HL Deb 09 July 1903 vol 125 cc129-31


Order of the day for the Second Reading read.


My Lords, I shall not detain your Lordships more than a few minutes in asking you to give a Second Reading to this extremely useful little Bill, which has been brought in in the interests of the public safety and has for its object the prevention of pistols falling into improper hands. This is by no means a new Bill. Since 1888 this question has been continually before Parliament, but the failure of previous Bills has been solely due to the fact that they have been too extreme, and have endeavoured to go too far. This was notably the case with the Bill which was introduced in 1893 by the Government of that day. The Bill now before your Lordships, however, is an extremely moderate one. I do not think there can be any question as to the necessity for some such measure as this. Six weeks ago there was a murder trial at the Old Bailey, the crime being entirely due to a pistol having got into improper hands. I refer to the Black-heath murder. In that case a pawnbroker sold a pistol to a man who was deeply intoxicated, and it resulted, first, in the severe wounding of a policeman, and, secondly, in the death of a man who went to the assistance of the policeman. The remarks of Mr. Justice Grantham at the trial were very strong. Addressing the pawnbroker who had sold the loaded pistol to the prisoner, he said— In my judgment you ought to be in that dock charged with manslaughter. When a man loads a revolver for another who is drunk, and that man goes and shoots another, it is a serious question whether the man who loads the revolver is not guilty of manslaughter. I think your Lordships will agree with that view. But in this Bill I do not ask you to make him liable to conviction for manslaughter but merely that he should be liable to a fine of £25.

There is a great volume of public opinion behind this Bill. The hon. Member who introduced it in another place has received a letter from the Coroners' Society of England and Wales, regretting that the Government Bill of 1893 was withdrawn and earnestly hoping that this Bill will receive the approval of Parliament. I have also a letter from Mr. Justice Bigham, which, I think, broadly explains the whole position. He says— I have had to try boys for offences arising out of the use of cheap toy pistols. In one care death had resulted, and the boy was convicted of manslaughter. I think I can safely say that every other Judge on the Bench has had similar experience. Judges have frequently suggested that some means ought to be adopted for regulating the sale of these weapons and juries have also spoken in the same tone. I also hold in my hand a report of an interview with the Birmingham Stipendiary Magistrate in which he expresses the hope that nothing will be done to prevent this Bill passing into law. Further, I would remind your Lordships that a distinguished Member of the other House—Mr. Herbert Gladstone—has left it on record that there is a pile of papers at the Home Office from Judges, coroners and other people strongly urging that some restrictive legislation should be passed in regard to pistols and toy pistols. So far as I know there is no opposition to the Bill from outside. The Gunmakers' Association of Birmingham were a little upset about one particular provision in the Bill as originally drafted, but this objection has been met by an Amendment which was introduced in the other House; and I have in my hand an article from the official newspaper of the trade welcoming the Bill as amended.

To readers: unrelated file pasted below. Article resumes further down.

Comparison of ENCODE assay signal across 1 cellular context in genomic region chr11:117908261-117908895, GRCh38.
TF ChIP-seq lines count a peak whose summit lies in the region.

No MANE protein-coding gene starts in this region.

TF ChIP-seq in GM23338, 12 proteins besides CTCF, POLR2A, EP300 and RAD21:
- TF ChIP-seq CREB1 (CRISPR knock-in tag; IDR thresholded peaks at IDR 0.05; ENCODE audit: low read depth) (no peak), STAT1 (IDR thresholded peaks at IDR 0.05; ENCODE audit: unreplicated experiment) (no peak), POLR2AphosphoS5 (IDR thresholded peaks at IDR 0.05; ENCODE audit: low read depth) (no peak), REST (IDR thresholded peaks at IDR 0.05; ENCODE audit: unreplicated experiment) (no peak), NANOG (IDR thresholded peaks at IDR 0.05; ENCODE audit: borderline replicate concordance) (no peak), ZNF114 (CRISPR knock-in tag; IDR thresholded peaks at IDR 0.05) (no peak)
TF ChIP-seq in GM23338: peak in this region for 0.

I will now briefly explain the provisions of the Bill. First of all, it enacts that a record shall be kept of all sales of pistols, this record to be open to the police; and in this connection I would again quote from the Gunmakers' Journal, which states that many gunmakers in point of fact do keep precisely such a register at the present moment. Secondly, the Bill enacts that whenever a person wishes to buy or hire a pistol he shall produce his game or gun licence. By incorporating certain sections of the Chin Act, 1870, this does not interfere in any way with cadet corps on the one hand, or with a householder on the other who wishes to buy a pistol to protect himself from burglars and for use inside his own house. Section 8 makes it clear that the provisions of the Bill shall not apply where an antique pistol is sold as a curiosity or ornament. Thirdly, the Bill enacts that it shall be illegal for a person under eighteen years of age to buy a pistol and illegal for a shopkeeper to sell a pistol to a person under eighteen, the penalty being a fine of £25. In all the previous Bills the penalty proposed has been £10. Fourthly, the Bill enacts that anyone selling a pistol to a person who is intoxicated or apparently insane shall be liable to a penalty of £5. That is the whole of the Bill, and I contend that it is incapable of causing any hardship to a single individual. It will be extremely simple in its working, and must have a very beneficial effect, and I trust your Lordships will give it a Second Reading.

Moved That the Bill be now read 2a.—(The Earl of Donoughmore.)


My Lords, I have to say, on behalf of His Majesty's Government, that they are in entire sympathy with the object of this Bill. There is a large amount of evidence to show that not only have many accidents occurred, but many crimes have been committed in consequence of pistols being in the hands of irresponsible persons. As the noble Earl has said, this Bill is a considerable modification of previous Bills, and the Government see no reason why it should not be passed into law.

On Question, read 2a (according to Order), and committed to a Committee of the Whole House to-morrow.